Hypnotise Us

Two slices of early 1990s dance music to whisk us away from December and all those pre-Christmas irritations. First up is a song I’ve posted before but only recently saw the video for the first time.

Released by Creation in 1990 Dream Beam is a wonderful slice of house music, bleepy and spaced out with vocals from Denise Johnson. It was this song that got her the gig with Primal Scream and led to her singing on Screamadelica. Tony Martin’s production is perfectly in tune with the times- he put an album out too, also called Hypnotone, which is worth pulling out from the shelf or looking out for if this kind of thing is your bag. Dream Beam is also on Creation’s definitive 1991 Keeping The Faith compilation, along with Fluke, Weatherall’s MBV remix, World Unite, Sheer Taft, Love Corporation, Primal Scream and a couple of others. Keeping The Faith is among the very best things the label ever released.

I saw Hypnotone perform at a mini-festival in Sefton Park, Liverpool (I think it was summer 1990). Larks In The Park was an annual affair starting in the early 80s. Famously in 1985 The Stone Roses and The La’s played the same night. Hypnotone went on way after dark. We were on a grass bank across the boating lake from the stage and the bleeps cameĀ  from the bandstand, drifting across the water towards us, followed by Denise’s voice. Everyone was very chilled and happy. It was one of those moments.

Dream Beam (Danny Rampling Remix)

I posted Papua New Guinea by Future Sound Of London fairly recently, back at the end of August. August seems like a long time ago now. This is another video I’d never seen before until recently, FSOL playing Papua New Guinea on Top Of The Pops in 1991. And playing it live. Papua New Guinea is one of those records that takes you away from it all.

Weatherall’s remix takes things up several gears, a thumping kick drum over that throbbing synths and the rushing rewind sounds. Tom toms. Seagulls. Chanting.

Papua New Guinea (Andrew Weatherall Remix)

Advertisements

I Hate Hate

Well that- the referendum, as if you didn’t guess- was a total disaster. It’s a strange day indeed when I can’t get any satisfaction from David Cameron resigning. We’re screwed. Completely.

The Sound Of Shoom released this single in 1991, later compiled on Creation’s Keeping The Faith compilation (a very important record round these parts). The Sound Of Shoom was a production name for dj Danny Rampling, the man who started Shoom, a somewhat influential acid house night heldin a leisure centre in Southwark. The lyrics to I Hate Hate sound a bit trite and hippy-dippy now but fitted perfectly into the times and the song is in fact a cover, a soulful housed up version, of a 1974 Northern tune by Razzy And The Neighbourhood Kids.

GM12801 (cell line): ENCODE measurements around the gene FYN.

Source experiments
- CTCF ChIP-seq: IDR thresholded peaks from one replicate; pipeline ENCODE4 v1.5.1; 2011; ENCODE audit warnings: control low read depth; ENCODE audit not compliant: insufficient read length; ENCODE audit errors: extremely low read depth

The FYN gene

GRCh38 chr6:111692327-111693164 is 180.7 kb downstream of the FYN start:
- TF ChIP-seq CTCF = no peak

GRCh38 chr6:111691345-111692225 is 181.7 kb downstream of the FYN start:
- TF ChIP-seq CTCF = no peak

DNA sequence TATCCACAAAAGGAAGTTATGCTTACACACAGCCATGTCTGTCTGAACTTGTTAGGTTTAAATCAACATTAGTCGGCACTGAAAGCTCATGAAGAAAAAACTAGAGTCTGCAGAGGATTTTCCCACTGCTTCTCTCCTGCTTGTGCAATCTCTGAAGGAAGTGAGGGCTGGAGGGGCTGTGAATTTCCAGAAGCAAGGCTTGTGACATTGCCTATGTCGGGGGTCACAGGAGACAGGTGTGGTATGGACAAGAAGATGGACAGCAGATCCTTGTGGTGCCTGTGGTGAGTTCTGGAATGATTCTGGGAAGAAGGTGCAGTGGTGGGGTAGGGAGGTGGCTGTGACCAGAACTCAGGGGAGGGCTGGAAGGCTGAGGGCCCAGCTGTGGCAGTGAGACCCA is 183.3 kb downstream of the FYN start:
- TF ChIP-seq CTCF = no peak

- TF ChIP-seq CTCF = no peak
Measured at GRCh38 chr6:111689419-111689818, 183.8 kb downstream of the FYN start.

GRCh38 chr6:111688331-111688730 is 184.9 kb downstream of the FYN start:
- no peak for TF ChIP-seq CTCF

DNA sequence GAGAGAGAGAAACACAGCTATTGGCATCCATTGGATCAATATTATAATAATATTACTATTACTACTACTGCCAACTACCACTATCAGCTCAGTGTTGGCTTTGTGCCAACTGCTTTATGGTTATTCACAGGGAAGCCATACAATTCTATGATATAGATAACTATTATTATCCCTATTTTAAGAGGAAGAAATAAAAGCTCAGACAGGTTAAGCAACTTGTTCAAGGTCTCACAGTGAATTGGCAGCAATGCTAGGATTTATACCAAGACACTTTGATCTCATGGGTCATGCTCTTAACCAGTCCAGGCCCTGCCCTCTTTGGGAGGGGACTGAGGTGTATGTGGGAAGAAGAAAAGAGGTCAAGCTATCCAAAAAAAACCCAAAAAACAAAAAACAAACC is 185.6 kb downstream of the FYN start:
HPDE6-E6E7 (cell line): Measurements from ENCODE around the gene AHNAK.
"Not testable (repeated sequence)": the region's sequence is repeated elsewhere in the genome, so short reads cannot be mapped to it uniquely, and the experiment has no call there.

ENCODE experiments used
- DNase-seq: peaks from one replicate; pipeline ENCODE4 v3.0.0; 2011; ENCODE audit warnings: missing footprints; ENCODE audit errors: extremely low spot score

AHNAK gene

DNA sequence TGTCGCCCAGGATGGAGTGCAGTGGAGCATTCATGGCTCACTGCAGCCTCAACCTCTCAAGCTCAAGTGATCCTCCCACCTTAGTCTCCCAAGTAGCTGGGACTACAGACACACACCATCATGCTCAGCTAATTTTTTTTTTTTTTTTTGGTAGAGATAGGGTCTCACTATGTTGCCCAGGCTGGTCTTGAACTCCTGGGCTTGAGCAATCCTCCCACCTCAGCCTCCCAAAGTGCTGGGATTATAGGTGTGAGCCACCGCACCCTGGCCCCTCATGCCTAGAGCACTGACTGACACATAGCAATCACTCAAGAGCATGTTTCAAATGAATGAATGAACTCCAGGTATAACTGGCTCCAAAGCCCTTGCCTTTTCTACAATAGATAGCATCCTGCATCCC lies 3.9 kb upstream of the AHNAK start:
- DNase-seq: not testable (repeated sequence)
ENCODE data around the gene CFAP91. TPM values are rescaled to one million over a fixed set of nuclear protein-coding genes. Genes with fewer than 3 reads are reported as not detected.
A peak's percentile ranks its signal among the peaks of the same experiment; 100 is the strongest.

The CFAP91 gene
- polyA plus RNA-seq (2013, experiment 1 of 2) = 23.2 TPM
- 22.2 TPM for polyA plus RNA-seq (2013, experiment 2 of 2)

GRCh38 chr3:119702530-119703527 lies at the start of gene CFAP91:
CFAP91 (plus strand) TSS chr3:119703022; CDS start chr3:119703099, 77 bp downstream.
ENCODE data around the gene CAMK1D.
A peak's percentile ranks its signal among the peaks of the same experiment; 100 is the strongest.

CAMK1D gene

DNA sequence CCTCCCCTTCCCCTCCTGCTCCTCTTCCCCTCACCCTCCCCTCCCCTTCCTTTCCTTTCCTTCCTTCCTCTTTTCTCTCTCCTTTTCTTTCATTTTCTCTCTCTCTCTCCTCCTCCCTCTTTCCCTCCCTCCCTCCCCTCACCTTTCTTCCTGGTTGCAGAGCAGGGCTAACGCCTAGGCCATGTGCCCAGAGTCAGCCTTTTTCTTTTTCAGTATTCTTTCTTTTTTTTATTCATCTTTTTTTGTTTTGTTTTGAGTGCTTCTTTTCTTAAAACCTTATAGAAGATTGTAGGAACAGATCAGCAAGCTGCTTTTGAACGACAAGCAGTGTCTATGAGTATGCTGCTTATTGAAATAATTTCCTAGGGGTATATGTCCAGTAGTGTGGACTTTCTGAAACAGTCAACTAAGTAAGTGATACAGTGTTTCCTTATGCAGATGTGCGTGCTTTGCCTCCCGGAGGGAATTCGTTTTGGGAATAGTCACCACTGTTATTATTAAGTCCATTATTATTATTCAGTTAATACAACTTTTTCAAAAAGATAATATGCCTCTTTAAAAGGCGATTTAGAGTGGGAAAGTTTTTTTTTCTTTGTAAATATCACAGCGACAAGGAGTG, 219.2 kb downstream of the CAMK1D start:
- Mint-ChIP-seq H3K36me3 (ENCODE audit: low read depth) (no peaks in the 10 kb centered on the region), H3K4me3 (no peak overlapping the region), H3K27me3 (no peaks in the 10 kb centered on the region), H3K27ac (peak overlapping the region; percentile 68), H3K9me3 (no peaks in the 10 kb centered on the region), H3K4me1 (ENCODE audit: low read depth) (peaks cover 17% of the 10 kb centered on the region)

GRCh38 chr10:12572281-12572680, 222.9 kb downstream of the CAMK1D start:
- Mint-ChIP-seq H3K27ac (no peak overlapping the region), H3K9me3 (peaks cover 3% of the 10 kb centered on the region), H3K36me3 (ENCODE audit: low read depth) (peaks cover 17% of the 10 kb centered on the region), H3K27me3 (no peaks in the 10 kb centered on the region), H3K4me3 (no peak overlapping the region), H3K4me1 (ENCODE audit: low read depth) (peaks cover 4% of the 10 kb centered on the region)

And, to everyone out there who’s peddled hate over the last few months, enough with the hate yeah?
Fat chance.

I Hate Hate (Southwark Street Mix)

Aciiieeed

I’m on an acid house tip right now. These two pictures go some way towards proving the maxim that it was a scene where the crowd were the stars. The one above of party goers at The Hacienda, indie kids losing it, is a favourite.

I had navy blue James Come t-shirt back in the day. It was really good quality, kept its shape and colour really well. It also provided opportunities for wags to point out that I had come all over my chest etc.

This picture (below) from the legendary Shoom is a cracker too- shame about the watermark, I couldn’t find a version without it. The clothes, bandannas, the look on the faces, the wide eyes…

Shoom was held in a leisure centre in Southwark, a wonky version of what Danny Rampling and others had experienced in Ibiza the previous summer. Danny Rampling has recently uploaded this two hour acid house mix. Not entirely nostalgia either, being a mix of acid house old and new. It will rock your house. It has been rocking mine.

https://www.mixcloud.com/widget/iframe/?feed=https%3A%2F%2Fwww.mixcloud.com%2Fdannyrampling%2Fforever-acid-house-danny-rampling%2F&hide_cover=1&light=1

Palatial Creation


Watching the documentary on Creation Records on BBC4 on Friday night reminded me of just how many great bands and how many great records Alan McGee’s label released, certainly in the period before signing Oasis (after which it all went wrong). It was a little flawed as a documentary, and full of ‘we were so crazy, we took so many drugs’ but overall the music and the misfits in the bands shone through. So I thought we’d have a few Creation inspired posts starting with Love Corporation, Ed Ball’s dance project, included on the still magnificent 1991 compilation Keeping The Fath. Alan McGee invented acid house, didn’t you know?

>Hypnotise Us

>

I posted a different mix of Hypnotone’s Dream Beam ages ago, the Ben Chapman version with it’s huge bleepy intro. This version was by remixed Danny Rampling and on the Creation does dance Keeping The Faith compilation. Rampling keeps the big vocal, gives us synth stabs rather than pianos and a well Balaeric rhythm to hypnotise us, as the vocal sample says several times. A friend of Bagging Area reckons the over-riding thing about records like this one was the sense of possibility in them. He’s not wrong. I saw Hypnotone play Dream Beam at the Sefton Park festival in Liverpool in summer 1990, sitting by the pond in almost complete darkness. It’s stayed with me ever since. Tune, as people used to say.

Dream Beam(Danny Rampling mix).mp3